Nearman allegedly told people in a video days earlier that he would let them in if they texted him, and he provided his cell phone number. The existence of the video was first reported Friday by Oregon Public Broadcasting.
In her resolution, Kotek said personnel who were authorized to be in the Oregon Capitol described the events on Dec. 21 as intense and stressful, terrifying and distressing.
“Law enforcement officers were visibly injured and shaken due to the demonstrators’ action,” Kotek added.
“The severity of Representative Nearman’s actions and last week’s revelation that they were premeditated require a special committee to immediately consider expelling him from the House of Representatives,” Kotek said. “He knowingly put the physical safety of everyone in the Capitol -– lawmakers, staff and law enforcement -– in jeopardy.”
Her resolution cites the Oregon Constitution, which empowers the House of Representatives to punish a representative for disorderly behavior.
“With the concurrence of two-thirds of the members of the House of Representatives, Representative Nearman [should] be expelled from the House of Representatives,” the resolution says.
A reporter went to Nearman’s office in the Capitol to get his reaction. A woman sitting at a desk in the anteroom demanded to know how the reporter got there, then said the lawmaker was not present. She refused to comment, went into Nearman’s office and shut the door.
Nearman, who didn’t respond to messages seeking comment, also faces two misdemeanor criminal charges and has said he will seek a trial by jury.
“The Oregon State Police spent over four months investigating me. … Do you think these guys have anything better to do?” Nearman said on a conservative radio show last month.
Kotek said police in the state Capitol prevented the situation from escalating.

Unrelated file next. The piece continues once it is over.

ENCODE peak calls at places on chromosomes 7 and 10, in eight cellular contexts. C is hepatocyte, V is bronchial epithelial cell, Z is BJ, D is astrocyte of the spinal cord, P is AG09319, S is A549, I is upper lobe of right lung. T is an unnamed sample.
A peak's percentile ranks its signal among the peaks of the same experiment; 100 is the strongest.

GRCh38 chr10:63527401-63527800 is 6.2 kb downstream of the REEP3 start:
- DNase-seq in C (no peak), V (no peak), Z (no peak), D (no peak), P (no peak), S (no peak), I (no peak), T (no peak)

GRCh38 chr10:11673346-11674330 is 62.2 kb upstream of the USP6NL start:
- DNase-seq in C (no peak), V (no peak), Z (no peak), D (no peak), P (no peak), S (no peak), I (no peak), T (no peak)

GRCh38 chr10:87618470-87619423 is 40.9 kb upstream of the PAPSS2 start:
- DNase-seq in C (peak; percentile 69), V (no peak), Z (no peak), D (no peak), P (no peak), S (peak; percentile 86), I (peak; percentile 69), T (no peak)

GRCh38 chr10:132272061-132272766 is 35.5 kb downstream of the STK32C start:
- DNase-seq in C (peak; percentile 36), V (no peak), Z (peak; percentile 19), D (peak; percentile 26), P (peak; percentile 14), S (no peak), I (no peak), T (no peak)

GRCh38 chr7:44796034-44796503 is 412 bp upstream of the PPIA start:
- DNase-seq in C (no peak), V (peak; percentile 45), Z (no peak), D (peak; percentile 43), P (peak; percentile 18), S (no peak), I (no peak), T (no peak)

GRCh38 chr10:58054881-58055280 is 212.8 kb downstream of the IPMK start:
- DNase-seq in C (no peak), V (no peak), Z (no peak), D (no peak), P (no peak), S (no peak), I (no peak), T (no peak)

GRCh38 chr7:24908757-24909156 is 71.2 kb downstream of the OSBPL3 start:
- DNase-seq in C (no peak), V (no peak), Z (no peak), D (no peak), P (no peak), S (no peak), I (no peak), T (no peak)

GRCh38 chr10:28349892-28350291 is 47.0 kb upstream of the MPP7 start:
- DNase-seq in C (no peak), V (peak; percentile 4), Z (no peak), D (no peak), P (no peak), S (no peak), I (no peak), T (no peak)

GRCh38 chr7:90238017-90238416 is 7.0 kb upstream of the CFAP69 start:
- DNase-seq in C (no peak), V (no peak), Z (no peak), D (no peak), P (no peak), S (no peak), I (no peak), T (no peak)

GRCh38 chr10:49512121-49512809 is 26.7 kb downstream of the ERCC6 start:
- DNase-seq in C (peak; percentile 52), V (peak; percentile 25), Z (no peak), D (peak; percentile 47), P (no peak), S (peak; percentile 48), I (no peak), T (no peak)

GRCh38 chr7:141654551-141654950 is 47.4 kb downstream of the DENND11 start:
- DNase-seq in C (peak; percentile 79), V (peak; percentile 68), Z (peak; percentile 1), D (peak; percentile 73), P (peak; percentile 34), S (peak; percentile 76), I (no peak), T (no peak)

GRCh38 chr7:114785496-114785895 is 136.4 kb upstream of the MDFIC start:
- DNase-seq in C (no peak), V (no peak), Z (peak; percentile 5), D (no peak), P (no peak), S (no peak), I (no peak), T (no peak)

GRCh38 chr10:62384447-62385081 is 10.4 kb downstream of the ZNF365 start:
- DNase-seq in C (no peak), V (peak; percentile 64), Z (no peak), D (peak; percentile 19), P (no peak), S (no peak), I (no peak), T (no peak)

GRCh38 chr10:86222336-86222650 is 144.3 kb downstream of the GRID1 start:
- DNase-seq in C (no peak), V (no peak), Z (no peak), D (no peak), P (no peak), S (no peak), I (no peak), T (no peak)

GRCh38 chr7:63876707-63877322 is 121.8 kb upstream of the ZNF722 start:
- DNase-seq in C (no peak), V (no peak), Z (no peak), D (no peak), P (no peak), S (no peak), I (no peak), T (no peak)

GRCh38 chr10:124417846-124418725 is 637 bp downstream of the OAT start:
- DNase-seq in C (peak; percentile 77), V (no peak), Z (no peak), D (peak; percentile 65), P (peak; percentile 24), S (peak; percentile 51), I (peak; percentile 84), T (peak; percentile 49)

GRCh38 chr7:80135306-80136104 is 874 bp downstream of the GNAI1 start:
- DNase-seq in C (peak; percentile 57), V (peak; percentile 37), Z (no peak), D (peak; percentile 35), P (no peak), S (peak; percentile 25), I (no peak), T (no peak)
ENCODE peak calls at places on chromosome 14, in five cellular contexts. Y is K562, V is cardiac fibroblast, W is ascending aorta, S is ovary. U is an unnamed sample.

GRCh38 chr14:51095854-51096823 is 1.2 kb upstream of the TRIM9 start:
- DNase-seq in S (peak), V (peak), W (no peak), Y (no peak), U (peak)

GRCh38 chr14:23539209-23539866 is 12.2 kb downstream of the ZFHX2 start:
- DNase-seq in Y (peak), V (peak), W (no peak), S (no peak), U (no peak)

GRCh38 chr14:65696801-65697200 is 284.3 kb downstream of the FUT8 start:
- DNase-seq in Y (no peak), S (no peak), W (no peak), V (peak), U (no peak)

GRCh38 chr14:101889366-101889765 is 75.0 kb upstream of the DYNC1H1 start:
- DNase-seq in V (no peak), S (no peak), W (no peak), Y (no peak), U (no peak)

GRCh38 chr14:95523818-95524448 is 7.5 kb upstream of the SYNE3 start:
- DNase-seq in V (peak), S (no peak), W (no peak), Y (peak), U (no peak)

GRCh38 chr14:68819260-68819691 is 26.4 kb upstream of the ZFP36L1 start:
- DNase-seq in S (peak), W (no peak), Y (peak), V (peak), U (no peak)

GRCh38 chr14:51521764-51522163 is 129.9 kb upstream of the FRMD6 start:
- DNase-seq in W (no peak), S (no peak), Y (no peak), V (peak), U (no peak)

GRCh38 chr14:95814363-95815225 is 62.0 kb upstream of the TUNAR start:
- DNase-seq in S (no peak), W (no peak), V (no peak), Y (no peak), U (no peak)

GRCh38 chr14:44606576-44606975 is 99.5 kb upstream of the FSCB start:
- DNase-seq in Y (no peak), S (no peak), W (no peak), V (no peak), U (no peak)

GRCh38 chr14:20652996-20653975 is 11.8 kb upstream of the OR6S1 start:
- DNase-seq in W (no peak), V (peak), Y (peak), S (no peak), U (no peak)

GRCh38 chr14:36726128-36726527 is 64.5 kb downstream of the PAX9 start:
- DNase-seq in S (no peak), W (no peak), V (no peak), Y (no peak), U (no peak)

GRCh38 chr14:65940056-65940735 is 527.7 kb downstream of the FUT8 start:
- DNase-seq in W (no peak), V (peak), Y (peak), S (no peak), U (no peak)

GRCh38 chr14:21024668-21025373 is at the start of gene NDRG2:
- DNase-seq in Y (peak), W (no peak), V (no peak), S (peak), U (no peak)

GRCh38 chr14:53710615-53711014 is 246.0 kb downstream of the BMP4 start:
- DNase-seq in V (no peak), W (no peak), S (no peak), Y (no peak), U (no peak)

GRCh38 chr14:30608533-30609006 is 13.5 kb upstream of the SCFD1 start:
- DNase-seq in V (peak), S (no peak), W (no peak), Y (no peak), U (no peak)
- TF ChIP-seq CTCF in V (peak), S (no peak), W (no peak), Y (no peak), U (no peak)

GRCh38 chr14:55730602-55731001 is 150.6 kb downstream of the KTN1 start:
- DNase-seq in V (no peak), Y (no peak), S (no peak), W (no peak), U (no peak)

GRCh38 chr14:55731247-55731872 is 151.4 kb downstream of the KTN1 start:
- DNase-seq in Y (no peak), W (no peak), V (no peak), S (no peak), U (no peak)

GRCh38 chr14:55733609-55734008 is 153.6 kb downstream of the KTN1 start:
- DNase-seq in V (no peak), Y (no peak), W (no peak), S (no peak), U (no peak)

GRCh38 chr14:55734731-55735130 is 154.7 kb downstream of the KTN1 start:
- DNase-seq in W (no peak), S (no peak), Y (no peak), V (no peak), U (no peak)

“As we saw in January at the U.S. Capitol, the ramifications could have been dire if law enforcement had not stepped in so quickly,” Kotek said.
One person was killed at the US Capitol revolt. Air Force veteran Ashli Babbitt was shot by an unidentified law-enforcement officer with no warning while attempting to climb through a broken window.
Four others died of causes unrelated to the violence: three due to medical conditions and one due to drug overdose. One of those was Capitol Police officer Brian Sicknick, a Trump supporter who died of a stroke on the evening of the protest.
Democrats dishonestly attempted to claim for weeks afterward that Sicknick had died on scene after being assaulted with a fire extinguisher, and they used those claims in their attack on Trump.
More than 400 demonstrators who entered the Capitol—many having done so peacefully after being let into the public building by Capitol officials—have now been arrested and charged by the Biden Justice Department, with some reportedly being indefinitely detained in violation of their constitutional rights.
Members of the new committee are Rep. Paul Holvey, D-Eugene; Rep. Christine Drazan, R-Canby; Rep. Barbara Smith Warner, D-Portland; Rep. Daniel Bonham, R-The Dalles; Rep. Andrea Salinas, D-Lake Oswego; and Rep. Duane Stark, R-Grants Pass.
Adapted from reporting by the Associated Press